On the 800th anniversary of the Charter of the Forest, the Ramblers is launching a national debate on the future of access for the next 800 years
The Charter of the Forest granted ordinary people the right to access royal forests, and has been seen as a symbolic first step towards the greater access rights we enjoy today. It’s a campaign that has spanned centuries, seeking the legal guarantee of freedom for people to access the countryside of England and Wales.
There have been many milestones in the journey to increase access since that moment: the Kinder Mass Trespass, the creation of National Parks, the Countryside and Rights of Way Act, the Land Reform (Scotland) Act, the Marine and Coastal Access Act, and others.
But the Ramblers say there is still a long way to go, with many areas remaining out of bounds.

An appetite for access

Chief Executive of the Ramblers Vanessa Griffiths said: “Until the year 2000, although blessed with stunning countryside in England and Wales, much of our land was closed off, even to those living on its doorstep. The Countryside and Rights of Way Act revolutionised this, opening up more than a million hectares for everyone to enjoy. Now we have the right to walk over many areas of mountain, moorland, heathland and down and common land, a right that people treasure.”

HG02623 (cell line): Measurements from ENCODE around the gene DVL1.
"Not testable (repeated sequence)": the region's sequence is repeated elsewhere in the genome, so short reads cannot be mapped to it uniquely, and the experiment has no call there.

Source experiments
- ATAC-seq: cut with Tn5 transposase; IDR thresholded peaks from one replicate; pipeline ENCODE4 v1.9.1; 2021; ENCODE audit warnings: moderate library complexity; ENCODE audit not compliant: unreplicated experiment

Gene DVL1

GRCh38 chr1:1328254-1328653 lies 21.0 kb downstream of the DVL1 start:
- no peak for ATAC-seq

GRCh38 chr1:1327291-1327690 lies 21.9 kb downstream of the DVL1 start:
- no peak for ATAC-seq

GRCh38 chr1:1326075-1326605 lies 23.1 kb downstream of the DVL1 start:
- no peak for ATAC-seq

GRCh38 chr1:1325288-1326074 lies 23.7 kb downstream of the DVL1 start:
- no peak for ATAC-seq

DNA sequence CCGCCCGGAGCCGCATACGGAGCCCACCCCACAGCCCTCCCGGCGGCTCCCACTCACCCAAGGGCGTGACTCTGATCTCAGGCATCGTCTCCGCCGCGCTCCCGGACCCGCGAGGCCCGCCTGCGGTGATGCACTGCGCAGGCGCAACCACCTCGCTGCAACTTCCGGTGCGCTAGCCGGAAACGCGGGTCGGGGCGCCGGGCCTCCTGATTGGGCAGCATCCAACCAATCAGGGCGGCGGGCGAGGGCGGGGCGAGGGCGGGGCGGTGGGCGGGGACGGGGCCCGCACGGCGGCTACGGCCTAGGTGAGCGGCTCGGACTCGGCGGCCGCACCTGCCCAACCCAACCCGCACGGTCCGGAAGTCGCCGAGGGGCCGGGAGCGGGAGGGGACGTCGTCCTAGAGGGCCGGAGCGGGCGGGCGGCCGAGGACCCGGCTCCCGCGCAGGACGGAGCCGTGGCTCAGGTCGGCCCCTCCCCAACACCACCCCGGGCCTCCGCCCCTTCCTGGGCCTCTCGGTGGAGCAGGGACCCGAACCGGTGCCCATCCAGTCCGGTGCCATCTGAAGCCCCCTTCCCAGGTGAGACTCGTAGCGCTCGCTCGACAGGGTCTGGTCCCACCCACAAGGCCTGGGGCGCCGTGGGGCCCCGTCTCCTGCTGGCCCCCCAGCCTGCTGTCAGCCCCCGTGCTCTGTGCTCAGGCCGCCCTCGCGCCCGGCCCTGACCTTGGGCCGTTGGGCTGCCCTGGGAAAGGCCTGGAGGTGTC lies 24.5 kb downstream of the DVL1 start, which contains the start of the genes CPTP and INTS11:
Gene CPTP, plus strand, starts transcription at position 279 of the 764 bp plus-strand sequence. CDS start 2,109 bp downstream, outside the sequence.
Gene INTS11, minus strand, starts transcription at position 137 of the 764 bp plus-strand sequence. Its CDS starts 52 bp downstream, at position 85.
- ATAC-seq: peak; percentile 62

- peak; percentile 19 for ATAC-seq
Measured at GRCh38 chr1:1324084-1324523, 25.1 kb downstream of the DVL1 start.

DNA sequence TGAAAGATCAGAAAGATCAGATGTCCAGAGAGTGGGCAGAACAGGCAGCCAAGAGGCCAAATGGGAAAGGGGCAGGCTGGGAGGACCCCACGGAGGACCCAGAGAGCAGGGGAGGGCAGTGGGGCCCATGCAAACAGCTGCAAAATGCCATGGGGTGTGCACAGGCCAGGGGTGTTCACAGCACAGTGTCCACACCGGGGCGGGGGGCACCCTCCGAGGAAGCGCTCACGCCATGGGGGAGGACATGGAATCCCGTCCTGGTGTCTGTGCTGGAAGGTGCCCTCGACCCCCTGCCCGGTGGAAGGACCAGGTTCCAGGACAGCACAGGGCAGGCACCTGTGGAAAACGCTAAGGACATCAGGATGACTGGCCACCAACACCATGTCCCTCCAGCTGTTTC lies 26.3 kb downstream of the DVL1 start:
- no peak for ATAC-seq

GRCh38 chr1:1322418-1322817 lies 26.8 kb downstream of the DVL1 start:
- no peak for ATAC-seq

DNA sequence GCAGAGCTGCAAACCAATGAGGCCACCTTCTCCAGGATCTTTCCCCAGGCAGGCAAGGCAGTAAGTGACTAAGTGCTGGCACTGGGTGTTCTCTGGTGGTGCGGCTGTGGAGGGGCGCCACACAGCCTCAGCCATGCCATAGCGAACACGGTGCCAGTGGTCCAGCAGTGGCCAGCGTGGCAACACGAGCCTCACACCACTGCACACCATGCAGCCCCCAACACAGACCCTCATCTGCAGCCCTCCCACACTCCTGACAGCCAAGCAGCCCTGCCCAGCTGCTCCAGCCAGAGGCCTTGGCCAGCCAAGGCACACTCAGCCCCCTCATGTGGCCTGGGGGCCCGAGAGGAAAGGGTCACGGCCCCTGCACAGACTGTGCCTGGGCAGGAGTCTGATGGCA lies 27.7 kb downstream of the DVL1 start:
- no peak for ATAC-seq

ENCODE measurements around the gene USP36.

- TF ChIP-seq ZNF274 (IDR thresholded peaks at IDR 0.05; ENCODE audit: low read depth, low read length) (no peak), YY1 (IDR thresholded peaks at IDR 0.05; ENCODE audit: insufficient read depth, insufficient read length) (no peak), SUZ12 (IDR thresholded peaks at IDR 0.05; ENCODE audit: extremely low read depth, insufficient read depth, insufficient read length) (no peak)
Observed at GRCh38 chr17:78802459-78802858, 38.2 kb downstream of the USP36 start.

In Scotland, thanks to the Land Reform Act, people now have the right to be on most land for recreation, education and for going from place to place.
Stuart Maconie, president of the Ramblers, added: “I’m proud to be president of an organisation that has been leading the way in increasing access to the countryside during the 82 years since its inception. It’s amazing to look back and see just how far we’ve come thanks to the Ramblers campaigning efforts and an overwhelming public will for opening up the countryside. But our job is not yet done.
“Today, on the 800th anniversary of the Charter of the Forest, we’re looking forward – thinking about the opportunities there will be over the next 800 years to allow people to make the most of the great outdoors.
“With the Ramblers’ most recent YouGov research showing that 18-24-year-olds are using open access land more than any other age group, there’s clearly an appetite not only to maintain access to the countryside, but to increase it too, so the new generation of walkers can make the most of the freedom to explore.”
The Ramblers is kicking off a nationwide debate, gathering thoughts from everyone on what they would like the future of access to look like for the next 800 years. People are being asked to share their views by visiting www.ramblers.org.uk/accesssurvey.
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